lunch on the go

I’m leaving for the airport shortly, on my way to the midwest, and BD and I decided to have a very quick lunch before he drops me off.  I suggested the cavatelli from last week, the recipe for which can be found in this post, only we used broccoli instead of peas.  I thought I’d take the opportunity to provide a visual before we head out.  

A Story About Job Searching

So I, like almost 3 million other Americans, am unemployed.  

Recently I applied for a job at a small company which provides awareness programming around issues such as sexual health, body image, diversity, dating violence prevention, etc… totally up my alley.  They are also affiliated with a nonprofit which promotes awareness of sexual assault/violence, and this job would have involved both.  So, I was excited.  I was even more excited when the director called me and explained that she wanted someone brainy and skilled and creative and passionate (that’s me!) who is interested in working towards positive change (again, I’m just exploding with ideals and naive hope for a better world).  So I thought “hey here’s my chance!”  We scheduled an interview for this Friday.

THEN, in my email, I receive a “questionnaire.”  I opened it, intending to fill it out right away and return it.  I was kind of startled to see a long three-component document, most of which has been obviously copied and pasted from various sources into one piece.  The first section was normal enough, she asked me to rate my capabilities on a variety of tasks.  I finished that and then moved on to section two.  Section two was a little bit more eyebrow raising.  It was a personality test.  As I was reading, I realized this was not just ANY personality test, but a particularly absurd one.  So I googled it and I found it online:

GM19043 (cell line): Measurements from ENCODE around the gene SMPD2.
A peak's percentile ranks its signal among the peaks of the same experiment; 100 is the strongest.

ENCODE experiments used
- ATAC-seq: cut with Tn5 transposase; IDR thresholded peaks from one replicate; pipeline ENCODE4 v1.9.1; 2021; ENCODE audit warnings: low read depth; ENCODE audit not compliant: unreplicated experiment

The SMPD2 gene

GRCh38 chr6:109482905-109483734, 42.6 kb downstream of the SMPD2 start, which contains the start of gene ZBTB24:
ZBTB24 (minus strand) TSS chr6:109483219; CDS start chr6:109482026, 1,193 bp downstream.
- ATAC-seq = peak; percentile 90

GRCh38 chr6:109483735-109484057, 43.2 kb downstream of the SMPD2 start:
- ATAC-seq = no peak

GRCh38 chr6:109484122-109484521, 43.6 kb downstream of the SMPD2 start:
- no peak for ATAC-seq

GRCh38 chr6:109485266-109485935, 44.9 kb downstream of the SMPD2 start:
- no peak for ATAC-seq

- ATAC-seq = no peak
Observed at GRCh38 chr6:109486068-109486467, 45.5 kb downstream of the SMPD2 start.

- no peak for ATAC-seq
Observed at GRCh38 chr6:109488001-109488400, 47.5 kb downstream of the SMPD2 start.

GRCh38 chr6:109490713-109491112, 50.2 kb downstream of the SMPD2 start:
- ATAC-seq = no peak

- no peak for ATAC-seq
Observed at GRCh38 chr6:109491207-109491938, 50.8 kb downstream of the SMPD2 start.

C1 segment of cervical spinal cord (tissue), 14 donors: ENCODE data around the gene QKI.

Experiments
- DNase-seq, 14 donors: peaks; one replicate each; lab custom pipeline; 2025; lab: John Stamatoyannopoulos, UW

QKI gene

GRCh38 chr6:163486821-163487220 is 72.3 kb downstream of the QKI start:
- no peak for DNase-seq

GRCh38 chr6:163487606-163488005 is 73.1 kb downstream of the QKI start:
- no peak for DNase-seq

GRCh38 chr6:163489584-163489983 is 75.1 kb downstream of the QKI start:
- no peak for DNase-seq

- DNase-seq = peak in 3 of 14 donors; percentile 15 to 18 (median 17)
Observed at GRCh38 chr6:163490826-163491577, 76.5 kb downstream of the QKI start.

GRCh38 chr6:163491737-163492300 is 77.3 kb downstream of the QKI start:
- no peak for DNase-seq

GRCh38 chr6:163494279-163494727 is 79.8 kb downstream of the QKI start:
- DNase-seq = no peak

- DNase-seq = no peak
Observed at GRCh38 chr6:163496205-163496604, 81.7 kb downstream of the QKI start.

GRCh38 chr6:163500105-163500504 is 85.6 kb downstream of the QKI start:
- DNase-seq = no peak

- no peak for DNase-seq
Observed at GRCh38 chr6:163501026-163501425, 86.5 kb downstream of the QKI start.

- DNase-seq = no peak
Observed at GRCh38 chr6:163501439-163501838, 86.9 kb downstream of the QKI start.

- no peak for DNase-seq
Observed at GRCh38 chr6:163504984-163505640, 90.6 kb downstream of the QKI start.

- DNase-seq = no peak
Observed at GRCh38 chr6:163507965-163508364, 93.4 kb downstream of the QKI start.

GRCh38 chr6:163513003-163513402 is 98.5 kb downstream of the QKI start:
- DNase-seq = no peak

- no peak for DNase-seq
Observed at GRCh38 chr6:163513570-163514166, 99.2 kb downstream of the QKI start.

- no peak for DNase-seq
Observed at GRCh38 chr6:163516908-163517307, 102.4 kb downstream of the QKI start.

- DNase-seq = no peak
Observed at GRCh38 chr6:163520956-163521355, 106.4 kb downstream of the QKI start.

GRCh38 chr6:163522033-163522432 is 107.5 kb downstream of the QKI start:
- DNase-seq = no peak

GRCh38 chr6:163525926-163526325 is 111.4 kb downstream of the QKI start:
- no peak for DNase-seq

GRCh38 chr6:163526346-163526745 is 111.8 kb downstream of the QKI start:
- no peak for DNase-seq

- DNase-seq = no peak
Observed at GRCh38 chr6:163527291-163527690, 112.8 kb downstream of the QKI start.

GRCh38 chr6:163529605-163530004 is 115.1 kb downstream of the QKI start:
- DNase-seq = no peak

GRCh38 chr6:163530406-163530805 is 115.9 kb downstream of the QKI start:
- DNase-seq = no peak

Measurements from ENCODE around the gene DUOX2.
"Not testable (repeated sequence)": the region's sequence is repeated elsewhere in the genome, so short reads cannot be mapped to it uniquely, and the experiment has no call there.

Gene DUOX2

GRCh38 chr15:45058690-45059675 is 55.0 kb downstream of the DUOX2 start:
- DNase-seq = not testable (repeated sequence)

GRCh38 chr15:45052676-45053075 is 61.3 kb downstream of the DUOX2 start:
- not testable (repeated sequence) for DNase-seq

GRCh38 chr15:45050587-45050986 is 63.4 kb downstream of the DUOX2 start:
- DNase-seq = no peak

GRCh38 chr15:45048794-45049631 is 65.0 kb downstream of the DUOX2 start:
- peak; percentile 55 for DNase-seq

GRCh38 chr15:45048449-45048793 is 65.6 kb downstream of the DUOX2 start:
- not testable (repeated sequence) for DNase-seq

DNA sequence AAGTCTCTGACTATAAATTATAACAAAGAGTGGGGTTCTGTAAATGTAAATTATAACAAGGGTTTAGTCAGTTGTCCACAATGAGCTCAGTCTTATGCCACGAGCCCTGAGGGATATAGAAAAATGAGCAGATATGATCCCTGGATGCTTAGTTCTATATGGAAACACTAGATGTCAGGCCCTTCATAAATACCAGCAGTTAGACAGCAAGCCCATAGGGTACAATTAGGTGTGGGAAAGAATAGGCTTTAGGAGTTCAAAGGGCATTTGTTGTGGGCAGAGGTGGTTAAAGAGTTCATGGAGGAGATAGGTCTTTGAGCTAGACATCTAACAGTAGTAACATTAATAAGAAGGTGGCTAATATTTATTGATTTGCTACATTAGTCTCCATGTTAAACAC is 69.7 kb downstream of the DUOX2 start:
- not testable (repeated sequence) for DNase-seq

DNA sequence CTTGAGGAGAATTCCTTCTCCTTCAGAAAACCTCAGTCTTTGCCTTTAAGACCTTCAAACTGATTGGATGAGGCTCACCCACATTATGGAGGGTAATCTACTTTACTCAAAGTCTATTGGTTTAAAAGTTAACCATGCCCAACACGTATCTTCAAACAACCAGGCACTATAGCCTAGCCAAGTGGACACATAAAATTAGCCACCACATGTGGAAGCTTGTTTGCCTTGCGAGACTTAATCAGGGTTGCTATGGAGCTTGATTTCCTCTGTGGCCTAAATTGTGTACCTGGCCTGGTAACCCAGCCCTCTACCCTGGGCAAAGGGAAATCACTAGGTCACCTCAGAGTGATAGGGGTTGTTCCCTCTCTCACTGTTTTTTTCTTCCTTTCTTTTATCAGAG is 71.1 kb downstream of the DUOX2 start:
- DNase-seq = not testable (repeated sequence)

In case you wanted to take it yourself, go here.

Although the questions were copied verbatim, the format changed.  When you take the test online, the idea is that you place yourself somewhere along the line between the two statements.  In the email it was an either/or scenario, as in “pick one, black or white.” I decided it would be better to save this section for later and moved on.

Section Three was the killer… I’ll just copy and paste it here, because I can’t do it justice any other way.

Please answer the following about yourself:

Do you have children and their ages? 

Are you married/Domestic Partner and how long you’ve been together?

Do you attend religious services weekly?

Have you missed work/school because of sickness? 

Would you be willing to work up to 80 hours per week if you knew you would be making $50,000+ in 3 years?

Do you plan to have children in the next 3 or 4 years

So, where to begin?  The ONLY question that isn’t illegal to ask is the very troubling question about working 80 hours a week for the chance to make $50,000 three years from now.  I mean, I’ll be honest.  I’m not really interested in working 80 hours a week, period.  I’d have gone to law school if that was the case.  I also borrowed almost $100,000 to go to college, where I received an outstanding education, and I did so in part because I bought into the idea that a college degree means that you can make a better living than not having one.  Even if the question was “would you work 80 hours a week for a $50,000 annual salary, starting this year?”  I would still say no, in part because that’s about $12 an hour.  Don’t get me wrong, in this economy I’d take a $12/hr job and count my blessings twice.  But I wouldn’t work 80 hours a week for it!